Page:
Posted by: Lisa Pampuch | October 9, 2007

Newspaper primer redux

Recent conversations and letters to the editor convinced me that nearly four years since my first “newspaper primer” column, the time is right to refresh some basics about my favorite source of local current events information.

Most of these conversations and letters addressed the months-long controversy surrounding a proposal to study the feasibility of trails on public land near the Jackson Oaks subdivision. Many Jackson Oaks residents vociferously opposed even studying the idea.

One recent letter writer took a reporter to task for a headline.

“I am quite distressed with last Friday’s Times inflammatory headline,” Lynn Liebschutz wrote about the headline on a recent story. He concluded, “… this Times’ writer needs to be much more conscientious when reporting affairs of our city.”

Reporters do not write the headlines that appear above their stories. Similarly, columnists do not write the headlines that appear above their columns, and authors of letters to the editor do not write the headlines that top their epistles.

That’s the job of an editor.

If you’ve got a complaint about a headline, your complaint is with an editor, not the reporter, columnist or letter writer.

And before you file your complaint, keep this in mind: Writing headlines is not as easy at it seems.

Give yourself the same number of characters (remember: spaces count) to write a still-compelling but better headline. Make sure the headline highlights the most important information in the story in an attention-grabbing way. It’s not easy, is it?

And if you still think you have a valid complaint, make sure that you’re aiming your fire at the appropriate target: the editor, not the reporter, columnist or letter writer.

A letter from Sherry Purser was published after an early editorial supported inclusion of the proposed trails near Jackson Oaks in the city’s trails study. Purser criticized the paper for daring to have a “biased” opinion.

Complaining that an opinion is biased makes as much sense as complaining that a celebrity is famous, that a genius is smart, that a spotlight is bright, or that a tautology is redundant.

An opinion, by its very nature, is biased. Merriam-Webster says an opinion is “a view, judgment, or appraisal formed in the mind about a particular matter.”

The newspaper is entitled to its opinion, just as Purser is entitled to hers. Both are biased because both are opinions.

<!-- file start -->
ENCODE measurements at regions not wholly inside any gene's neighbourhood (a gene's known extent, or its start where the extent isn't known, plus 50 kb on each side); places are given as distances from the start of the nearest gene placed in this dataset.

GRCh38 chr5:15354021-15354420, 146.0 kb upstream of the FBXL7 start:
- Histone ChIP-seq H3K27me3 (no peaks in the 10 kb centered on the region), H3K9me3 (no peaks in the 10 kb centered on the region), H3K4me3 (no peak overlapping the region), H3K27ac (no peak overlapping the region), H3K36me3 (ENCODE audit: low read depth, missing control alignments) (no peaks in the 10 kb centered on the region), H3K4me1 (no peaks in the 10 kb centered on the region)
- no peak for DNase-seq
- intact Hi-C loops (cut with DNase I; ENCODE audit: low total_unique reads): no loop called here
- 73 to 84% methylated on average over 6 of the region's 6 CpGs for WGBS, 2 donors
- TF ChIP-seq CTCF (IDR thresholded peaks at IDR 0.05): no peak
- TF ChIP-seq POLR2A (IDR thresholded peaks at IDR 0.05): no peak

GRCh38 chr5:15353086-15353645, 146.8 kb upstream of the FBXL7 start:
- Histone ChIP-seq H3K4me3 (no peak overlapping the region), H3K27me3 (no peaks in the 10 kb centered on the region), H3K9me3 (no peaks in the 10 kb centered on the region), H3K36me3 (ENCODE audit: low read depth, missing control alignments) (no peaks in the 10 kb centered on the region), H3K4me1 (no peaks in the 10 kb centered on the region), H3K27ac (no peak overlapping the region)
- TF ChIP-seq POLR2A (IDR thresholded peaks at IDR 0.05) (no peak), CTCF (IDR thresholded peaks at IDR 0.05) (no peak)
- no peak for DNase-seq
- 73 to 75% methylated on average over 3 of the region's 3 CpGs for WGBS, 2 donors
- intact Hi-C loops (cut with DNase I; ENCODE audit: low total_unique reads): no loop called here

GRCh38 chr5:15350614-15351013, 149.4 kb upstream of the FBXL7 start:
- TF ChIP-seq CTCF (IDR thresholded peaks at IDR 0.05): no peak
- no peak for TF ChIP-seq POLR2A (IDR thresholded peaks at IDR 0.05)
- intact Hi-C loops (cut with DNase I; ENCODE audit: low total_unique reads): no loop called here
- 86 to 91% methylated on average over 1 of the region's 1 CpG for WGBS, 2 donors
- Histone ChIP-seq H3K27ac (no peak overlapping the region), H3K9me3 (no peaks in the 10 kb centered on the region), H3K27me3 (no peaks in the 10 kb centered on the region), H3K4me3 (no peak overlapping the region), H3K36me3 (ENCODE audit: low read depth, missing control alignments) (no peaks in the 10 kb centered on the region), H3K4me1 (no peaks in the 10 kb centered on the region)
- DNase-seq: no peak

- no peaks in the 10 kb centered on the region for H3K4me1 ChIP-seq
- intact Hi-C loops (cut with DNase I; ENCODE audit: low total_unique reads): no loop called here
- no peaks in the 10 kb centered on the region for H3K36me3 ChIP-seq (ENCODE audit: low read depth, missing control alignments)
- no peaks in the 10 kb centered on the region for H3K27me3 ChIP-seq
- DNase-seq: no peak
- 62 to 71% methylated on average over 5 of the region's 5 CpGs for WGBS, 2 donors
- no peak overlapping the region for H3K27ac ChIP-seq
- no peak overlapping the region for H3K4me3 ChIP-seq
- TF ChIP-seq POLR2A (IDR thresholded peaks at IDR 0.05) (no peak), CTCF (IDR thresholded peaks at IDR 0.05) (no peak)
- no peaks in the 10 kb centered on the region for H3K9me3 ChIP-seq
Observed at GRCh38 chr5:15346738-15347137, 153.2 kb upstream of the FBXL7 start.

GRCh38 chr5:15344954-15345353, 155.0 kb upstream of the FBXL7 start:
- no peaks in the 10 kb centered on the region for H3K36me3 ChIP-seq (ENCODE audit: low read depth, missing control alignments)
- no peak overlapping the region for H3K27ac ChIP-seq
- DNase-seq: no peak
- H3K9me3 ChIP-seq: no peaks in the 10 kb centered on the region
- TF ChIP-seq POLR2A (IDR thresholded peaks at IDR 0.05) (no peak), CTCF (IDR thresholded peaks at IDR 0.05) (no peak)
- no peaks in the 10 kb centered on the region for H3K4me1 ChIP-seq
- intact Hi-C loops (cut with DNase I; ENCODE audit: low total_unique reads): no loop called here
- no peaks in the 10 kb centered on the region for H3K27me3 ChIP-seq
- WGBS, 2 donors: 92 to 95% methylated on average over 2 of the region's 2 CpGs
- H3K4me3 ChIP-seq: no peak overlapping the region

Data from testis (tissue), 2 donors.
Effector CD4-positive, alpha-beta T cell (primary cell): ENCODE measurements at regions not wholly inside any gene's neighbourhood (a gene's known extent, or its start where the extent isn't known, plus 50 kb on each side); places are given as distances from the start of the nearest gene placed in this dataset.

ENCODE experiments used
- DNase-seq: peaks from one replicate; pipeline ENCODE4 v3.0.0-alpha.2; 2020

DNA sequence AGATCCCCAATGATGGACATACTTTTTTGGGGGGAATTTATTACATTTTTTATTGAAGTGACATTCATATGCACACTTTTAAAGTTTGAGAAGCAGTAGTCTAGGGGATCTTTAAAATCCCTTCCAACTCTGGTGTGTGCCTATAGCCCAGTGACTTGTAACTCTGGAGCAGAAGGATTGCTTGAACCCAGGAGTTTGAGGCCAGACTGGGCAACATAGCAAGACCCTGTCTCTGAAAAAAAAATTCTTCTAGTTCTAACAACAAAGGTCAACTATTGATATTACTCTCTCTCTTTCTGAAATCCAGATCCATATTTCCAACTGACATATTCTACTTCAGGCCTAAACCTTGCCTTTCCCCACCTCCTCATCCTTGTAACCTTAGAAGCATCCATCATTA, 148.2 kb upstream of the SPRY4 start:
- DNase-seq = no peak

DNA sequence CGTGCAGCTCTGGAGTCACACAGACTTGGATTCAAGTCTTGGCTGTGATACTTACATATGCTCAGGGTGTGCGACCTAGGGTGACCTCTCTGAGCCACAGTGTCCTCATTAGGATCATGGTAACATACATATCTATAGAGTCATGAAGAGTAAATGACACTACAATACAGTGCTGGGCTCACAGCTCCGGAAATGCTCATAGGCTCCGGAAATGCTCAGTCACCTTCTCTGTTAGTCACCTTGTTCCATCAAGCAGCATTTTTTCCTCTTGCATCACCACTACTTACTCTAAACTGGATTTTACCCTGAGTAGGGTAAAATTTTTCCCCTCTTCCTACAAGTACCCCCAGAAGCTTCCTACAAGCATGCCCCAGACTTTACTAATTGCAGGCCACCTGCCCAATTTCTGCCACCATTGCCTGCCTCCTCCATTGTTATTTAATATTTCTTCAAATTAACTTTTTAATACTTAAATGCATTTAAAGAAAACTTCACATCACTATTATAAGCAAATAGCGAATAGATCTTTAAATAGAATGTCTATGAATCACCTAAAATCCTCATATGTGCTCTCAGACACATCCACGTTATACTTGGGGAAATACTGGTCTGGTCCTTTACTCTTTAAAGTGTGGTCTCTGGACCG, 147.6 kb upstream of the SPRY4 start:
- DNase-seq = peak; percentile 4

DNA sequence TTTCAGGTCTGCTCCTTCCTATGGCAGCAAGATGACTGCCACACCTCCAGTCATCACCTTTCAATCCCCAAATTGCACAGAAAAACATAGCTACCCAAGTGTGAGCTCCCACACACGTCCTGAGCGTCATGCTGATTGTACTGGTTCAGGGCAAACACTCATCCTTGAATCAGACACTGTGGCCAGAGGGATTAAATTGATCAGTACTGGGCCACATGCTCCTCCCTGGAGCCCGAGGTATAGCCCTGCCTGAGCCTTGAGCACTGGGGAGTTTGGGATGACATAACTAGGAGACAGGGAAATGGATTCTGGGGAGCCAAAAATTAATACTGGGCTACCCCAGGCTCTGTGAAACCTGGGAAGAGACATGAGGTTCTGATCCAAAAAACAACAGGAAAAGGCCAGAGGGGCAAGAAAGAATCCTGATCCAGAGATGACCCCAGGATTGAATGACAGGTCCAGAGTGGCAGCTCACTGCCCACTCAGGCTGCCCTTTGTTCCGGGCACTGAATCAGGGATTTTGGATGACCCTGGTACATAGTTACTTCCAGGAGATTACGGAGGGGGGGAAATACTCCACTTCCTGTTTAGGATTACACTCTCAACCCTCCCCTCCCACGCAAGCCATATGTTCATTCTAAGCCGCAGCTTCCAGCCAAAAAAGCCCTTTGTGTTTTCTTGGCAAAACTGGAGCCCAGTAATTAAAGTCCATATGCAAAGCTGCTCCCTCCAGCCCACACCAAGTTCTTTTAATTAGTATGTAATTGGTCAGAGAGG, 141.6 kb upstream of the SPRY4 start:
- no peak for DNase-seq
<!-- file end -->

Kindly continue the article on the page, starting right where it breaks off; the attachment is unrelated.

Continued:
Shortly after the editorial that outraged Purser was published, I spoke with a Jackson Oaks resident who was considering canceling her Times subscription because she disagreed with that editorial.

She was forgetting, I suspect, that newspapers have two purposes.

The first is to report news in an unbiased, evenhanded way. As a former Times reporter and current Times editorial board member, I believe this paper does a good job of this.

The Times is the only media outlet that provides regular coverage of Morgan Hill’s city council, school board, schools, community groups and businesses.

You simply won’t find information on the inner workings of our community coming from the closest big-city newspapers, television stations or radio stations.

A newspaper’s second purpose is to provide a forum, to paraphrase playwright Arthur Miller, for the community to “talk to itself” about important issues.

Editorials are the opinion of the newspaper. Those opinions reflect the consensus opinion of the editorial board. Each week, we discuss local issues before arriving at our positions.

The newspaper doesn’t hog the soap box. Instead, it provides lots of space for letters to the editor and guest columns so that others can have their say.

This discourse is vital to the community, I believe, and anyone who cancels a subscription because the newspaper prints an opinion contrary to her own is shortsighted, thin-skinned or naive. Or all three.

And here’s an important fact: The editorial board has no influence on news coverage.

When you disagree with an editorial, column or letter, don’t eliminate your best source of information about your community by canceling your subscription. Instead, as I’ve urged before, “share your thoughts with your neighbors on the newspaper’s opinion pages. You’ll let the community know how you feel about an issue, liven the debate by contributing a fresh voice, help your newspaper become a more accurate mirror of the community, and experience the pride that comes with having the courage of your convictions. Hope to see you soon on the opinion page.”



  1. […] the seven-plus years that I’ve been writing a newspaper column, I’ve twice seen the need to offer a newspaper primer to my readers. Sadly, I’m compelled to offer one a […]

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